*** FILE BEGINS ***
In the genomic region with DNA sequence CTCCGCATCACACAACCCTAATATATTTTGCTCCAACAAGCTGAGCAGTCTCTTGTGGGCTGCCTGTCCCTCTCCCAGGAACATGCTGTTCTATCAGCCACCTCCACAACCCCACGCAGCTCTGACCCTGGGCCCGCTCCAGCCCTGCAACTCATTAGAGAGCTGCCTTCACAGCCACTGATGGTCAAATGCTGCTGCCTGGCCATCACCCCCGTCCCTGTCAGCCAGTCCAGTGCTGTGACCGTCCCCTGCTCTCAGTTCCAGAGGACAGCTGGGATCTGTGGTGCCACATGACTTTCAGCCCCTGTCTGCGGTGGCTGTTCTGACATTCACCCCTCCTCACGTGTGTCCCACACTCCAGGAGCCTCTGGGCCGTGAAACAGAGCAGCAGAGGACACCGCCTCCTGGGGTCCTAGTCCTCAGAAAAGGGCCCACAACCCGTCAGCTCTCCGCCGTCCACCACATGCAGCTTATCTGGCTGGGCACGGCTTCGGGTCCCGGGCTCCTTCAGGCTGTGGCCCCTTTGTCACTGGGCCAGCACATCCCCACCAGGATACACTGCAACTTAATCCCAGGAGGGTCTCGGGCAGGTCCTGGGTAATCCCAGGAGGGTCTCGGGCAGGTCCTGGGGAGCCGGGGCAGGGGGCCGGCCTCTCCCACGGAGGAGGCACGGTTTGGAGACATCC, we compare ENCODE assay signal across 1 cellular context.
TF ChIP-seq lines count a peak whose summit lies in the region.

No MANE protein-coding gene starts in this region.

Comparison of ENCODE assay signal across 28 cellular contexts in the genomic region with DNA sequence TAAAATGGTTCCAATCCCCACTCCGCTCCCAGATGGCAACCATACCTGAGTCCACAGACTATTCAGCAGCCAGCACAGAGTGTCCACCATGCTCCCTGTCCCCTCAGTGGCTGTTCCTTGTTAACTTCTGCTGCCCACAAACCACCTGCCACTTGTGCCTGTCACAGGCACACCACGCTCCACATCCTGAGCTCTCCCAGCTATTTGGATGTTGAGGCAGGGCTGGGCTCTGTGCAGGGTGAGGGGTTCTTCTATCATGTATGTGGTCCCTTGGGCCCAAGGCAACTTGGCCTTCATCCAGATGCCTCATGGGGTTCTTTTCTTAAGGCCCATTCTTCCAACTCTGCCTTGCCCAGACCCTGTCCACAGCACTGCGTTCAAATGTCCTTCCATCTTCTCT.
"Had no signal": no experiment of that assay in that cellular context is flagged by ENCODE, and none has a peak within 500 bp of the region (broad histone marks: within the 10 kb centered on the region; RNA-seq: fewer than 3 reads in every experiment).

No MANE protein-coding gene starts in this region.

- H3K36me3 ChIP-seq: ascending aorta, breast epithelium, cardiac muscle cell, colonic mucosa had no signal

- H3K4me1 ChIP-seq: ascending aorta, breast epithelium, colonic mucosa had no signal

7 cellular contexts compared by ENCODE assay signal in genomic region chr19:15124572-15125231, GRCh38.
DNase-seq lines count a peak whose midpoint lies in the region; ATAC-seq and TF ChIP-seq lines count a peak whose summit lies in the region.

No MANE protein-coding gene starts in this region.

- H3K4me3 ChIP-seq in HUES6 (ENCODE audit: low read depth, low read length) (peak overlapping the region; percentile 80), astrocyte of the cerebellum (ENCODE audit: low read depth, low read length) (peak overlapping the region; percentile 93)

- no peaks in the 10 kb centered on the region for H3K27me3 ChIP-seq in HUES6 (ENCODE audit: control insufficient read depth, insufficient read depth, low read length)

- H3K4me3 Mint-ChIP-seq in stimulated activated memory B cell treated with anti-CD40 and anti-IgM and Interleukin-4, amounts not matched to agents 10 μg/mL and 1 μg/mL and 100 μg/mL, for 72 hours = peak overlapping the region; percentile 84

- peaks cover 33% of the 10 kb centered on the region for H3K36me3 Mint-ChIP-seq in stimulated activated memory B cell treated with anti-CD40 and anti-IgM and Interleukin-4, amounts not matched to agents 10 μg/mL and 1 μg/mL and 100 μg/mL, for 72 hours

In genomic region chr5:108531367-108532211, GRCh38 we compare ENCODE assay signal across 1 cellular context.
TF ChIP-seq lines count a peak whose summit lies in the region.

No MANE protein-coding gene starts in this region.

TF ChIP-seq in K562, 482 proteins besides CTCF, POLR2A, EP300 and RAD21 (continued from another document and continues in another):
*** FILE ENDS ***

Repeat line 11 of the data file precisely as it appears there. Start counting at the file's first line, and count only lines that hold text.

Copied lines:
No MANE protein-coding gene starts in this region.